On morning drives from campus to the Stanford Rowing and Sailing Center, the topic of conversation among rowers is often about how to use fluid dynamics to make the blade of an oar move faster through the water and improve boat speed.
It may be surprising to some that 18- to 22-year-olds spend this time talking about fluid dynamics or discussing internship experience with doing impact testing on glass for tablets and the process of making renewable medical devices, as opposed to talking about pop culture.
“We are all pretty big nerds,” said senior Kaess Smit. “We spend a lot of time talking about what could be faster. There are so many different things on the boat that you can tweak from a biomechanical standpoint. You realize you are always thinking about that when you are adjusting positions in the boat.”
Engineering is a popular choice among the major options for the Cardinal rowers. Of the 11 juniors and seniors who have declared, seven are in the engineering school. The list includes seniors Smit (mechanical engineering) and Andrew Terajewicz (mechanical engineering) as well as juniors Nico Cserepy (computer science), Kendall Fagan (mechanical engineering), Grant Means (electrical engineering), Robbie Ostrow (computer science) and Karl Wessendorf (chemical engineering).
“It is really cool to see a lot of engineers on this team,” Terajewicz said. “You don’t see a lot of engineering majors at other schools we race against. We are all on the same page and have intelligent conversations on drives to practice. It is something I appreciate.”
Engineering majors on Stanford's rowing team talk about their work in the Product Realization Lab. (Video: Courtesy of Stanford Athletics)
The large number of engineers is not a new thing for Stanford men’s rowing. It is something that has been a regular occurrence under head coach Craig Amerkhanian.
“Since I have been here in 2000, a good amount of our team has been engineering majors,” Amerkhanian said. “Academics come first for Stanford men’s crew. Our guys are comfortable taking on rigorous majors because of that.”
Stanford rowing has a history of producing individuals who have revolutionized the sport of rowing. Peter Dreissigacker, along with his brother Dick, founded Concept2 in 1976. Concept2 is one of the industry leaders in making oars and ergs. The Dreissigacker brothers came up with the idea for Concept2 while in a graduate course together at Stanford. Using carbon fiber and fiberglass in their kitchen, the brothers developed the first viable, affordable composite racing oar.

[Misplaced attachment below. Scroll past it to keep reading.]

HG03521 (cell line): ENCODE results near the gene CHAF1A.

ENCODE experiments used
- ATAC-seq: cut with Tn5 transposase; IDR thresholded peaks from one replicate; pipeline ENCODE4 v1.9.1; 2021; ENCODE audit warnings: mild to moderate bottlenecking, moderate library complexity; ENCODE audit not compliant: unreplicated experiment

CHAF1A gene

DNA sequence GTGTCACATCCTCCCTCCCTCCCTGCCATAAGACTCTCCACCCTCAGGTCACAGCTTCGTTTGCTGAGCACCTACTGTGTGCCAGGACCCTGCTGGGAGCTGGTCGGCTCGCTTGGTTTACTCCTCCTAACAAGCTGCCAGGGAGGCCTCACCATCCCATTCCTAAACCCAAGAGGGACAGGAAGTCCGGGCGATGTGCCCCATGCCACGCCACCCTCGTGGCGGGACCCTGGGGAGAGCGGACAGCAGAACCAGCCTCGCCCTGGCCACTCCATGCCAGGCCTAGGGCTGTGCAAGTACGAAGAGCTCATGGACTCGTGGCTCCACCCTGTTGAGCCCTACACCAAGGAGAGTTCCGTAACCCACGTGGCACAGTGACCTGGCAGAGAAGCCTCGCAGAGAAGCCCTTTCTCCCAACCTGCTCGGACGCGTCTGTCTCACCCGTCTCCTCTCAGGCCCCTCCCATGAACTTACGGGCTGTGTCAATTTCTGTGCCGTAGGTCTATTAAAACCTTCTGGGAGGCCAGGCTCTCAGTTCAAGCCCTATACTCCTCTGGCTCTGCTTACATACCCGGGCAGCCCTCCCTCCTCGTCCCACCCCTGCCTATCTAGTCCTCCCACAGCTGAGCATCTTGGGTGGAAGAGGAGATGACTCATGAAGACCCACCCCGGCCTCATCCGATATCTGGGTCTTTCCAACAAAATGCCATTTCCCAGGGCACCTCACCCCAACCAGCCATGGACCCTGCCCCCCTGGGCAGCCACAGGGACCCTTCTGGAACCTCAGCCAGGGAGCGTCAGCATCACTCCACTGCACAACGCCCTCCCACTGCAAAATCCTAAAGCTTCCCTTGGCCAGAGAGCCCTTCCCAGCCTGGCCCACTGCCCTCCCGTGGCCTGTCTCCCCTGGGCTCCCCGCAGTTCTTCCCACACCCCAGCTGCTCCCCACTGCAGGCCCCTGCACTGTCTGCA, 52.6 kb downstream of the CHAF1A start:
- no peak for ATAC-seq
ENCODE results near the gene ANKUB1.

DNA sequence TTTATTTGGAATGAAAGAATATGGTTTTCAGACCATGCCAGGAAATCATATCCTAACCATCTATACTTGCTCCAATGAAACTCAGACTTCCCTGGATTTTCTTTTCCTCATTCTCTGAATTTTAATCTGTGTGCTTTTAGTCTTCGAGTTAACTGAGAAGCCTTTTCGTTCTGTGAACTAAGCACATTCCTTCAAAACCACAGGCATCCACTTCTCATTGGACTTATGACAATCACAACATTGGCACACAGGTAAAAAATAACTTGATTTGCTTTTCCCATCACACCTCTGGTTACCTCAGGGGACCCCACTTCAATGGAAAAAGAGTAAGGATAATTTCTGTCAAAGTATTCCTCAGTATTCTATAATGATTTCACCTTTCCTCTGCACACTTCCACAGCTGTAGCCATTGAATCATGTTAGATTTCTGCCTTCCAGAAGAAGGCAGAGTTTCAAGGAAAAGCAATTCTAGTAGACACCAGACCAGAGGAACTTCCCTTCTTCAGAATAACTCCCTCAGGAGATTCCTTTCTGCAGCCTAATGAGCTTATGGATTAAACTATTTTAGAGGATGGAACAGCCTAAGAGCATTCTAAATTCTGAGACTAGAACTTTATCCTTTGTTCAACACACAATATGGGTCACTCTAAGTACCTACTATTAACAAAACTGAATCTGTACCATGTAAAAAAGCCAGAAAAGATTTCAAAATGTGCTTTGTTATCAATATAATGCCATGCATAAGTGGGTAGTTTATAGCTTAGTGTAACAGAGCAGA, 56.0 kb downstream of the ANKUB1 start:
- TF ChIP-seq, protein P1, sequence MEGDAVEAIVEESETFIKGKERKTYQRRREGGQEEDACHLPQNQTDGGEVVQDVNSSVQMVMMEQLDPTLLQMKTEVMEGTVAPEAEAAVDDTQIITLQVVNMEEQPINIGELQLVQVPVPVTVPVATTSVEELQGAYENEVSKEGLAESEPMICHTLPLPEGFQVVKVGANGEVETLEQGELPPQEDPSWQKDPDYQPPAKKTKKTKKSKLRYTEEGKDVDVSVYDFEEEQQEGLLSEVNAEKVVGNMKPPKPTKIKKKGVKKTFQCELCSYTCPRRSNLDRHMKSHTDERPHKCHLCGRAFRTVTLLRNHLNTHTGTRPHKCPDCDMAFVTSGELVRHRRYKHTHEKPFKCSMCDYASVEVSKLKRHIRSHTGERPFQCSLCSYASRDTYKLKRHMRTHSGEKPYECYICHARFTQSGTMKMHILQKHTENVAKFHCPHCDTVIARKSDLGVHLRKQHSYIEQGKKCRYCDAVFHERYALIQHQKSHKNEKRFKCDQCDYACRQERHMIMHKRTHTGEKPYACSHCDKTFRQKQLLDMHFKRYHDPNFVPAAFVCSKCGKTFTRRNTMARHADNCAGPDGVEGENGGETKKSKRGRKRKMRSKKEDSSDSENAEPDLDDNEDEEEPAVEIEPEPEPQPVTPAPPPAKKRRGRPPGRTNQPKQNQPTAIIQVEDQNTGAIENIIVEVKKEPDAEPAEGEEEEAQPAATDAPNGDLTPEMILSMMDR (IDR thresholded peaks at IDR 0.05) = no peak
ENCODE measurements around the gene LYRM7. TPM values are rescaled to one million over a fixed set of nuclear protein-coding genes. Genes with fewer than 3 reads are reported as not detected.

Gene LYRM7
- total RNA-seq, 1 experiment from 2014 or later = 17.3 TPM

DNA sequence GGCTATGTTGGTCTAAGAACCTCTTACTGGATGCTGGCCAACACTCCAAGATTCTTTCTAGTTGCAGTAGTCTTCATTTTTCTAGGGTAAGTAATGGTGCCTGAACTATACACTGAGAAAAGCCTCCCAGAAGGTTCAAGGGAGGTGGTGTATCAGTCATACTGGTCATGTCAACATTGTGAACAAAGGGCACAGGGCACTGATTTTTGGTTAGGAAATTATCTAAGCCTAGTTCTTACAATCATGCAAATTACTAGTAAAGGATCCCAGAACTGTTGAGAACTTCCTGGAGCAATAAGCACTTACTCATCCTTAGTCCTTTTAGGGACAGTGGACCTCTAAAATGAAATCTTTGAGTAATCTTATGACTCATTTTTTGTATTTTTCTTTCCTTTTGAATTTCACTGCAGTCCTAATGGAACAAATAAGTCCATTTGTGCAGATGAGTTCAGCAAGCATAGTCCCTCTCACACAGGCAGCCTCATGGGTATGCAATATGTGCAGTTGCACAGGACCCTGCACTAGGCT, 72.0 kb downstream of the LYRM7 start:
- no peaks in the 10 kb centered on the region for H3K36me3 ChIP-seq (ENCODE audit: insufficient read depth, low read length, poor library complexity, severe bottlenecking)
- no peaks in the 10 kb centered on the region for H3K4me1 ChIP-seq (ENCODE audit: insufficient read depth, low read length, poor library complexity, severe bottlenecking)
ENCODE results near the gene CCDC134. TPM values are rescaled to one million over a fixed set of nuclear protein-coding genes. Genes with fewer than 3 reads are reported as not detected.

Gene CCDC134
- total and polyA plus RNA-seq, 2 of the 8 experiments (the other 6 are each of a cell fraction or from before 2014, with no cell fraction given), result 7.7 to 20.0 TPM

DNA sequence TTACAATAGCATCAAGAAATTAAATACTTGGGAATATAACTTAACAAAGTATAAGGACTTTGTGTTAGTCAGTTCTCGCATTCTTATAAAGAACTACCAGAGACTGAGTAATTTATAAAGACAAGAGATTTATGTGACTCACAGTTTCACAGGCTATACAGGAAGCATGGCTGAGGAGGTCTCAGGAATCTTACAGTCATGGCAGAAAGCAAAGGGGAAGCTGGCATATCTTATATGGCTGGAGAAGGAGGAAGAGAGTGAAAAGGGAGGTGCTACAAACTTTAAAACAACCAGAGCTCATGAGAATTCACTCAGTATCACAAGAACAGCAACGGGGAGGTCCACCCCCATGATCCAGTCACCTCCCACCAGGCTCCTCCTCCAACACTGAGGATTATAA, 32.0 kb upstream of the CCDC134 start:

The Dreissigackers would later invent the erg when they nailed the rear wheel of a bicycle to the floor in a barn, built a frame and added a sliding seat, according to a Stanford Magazine article by Barbara Davenport in 2007.
“It doesn’t go any further than Pete Dreissigacker,” Amerkhanian said. “Fluid dynamics and hydro engineering is right in their face on a daily basis. It is collaborative. Our sport is technical with equipment, and it is no coincidence that our rowers love engineering.”
On the women’s team, Joline Esparza founded JL Racing after designing a racing uniform on a sewing machine given to her for graduation. The company has turned into one of the top rowing apparel companies in the world.
Seniors Smit and Terajewicz are currently serving as role models for the freshmen and sophomores who are interested in declaring engineering as a major. The two of them looked up to Oivind Lorentzen when they were first starting out at Stanford. Lorentzen was a mechanical engineering major who is now an analyst at Morgan Stanley in New York City.
“My freshman and sophomore year I was unsure about my major,” Smit said. “I was planning on architecture, and that drifted to product design. Talking to Oivend and seeing the projects he was working on that were only offered to mechanical engineering majors made me want to go that route.”
Being a student in the engineering school at Stanford requires a big time commitment to work on designing and building projects along with regular course work. With 20 hours a week dedicated to rowing-related workouts, the regular class load and the roughly 20 hours a week spent working in the labs on projects, rowers with engineering degrees learn how to make the most of their time in any given day.
“We all understand each other’s commitments outside of rowing,” Wessendorf said. “We all know how much we care about rowing because of the time we have to set aside for both our majors and practice. Rowing is a sport that attracts a lot of very dedicated people.”
One of the distinct advantages to having future engineers on the roster comes when equipment is broken. When normally it would take several days or longer to ship the equipment to be fixed, the rowers will take it to the product realization lab and fix it that night so it can be used the next day in practice.
Fixing the equipment would also give them something interesting to talk about the next day on the drive to practice.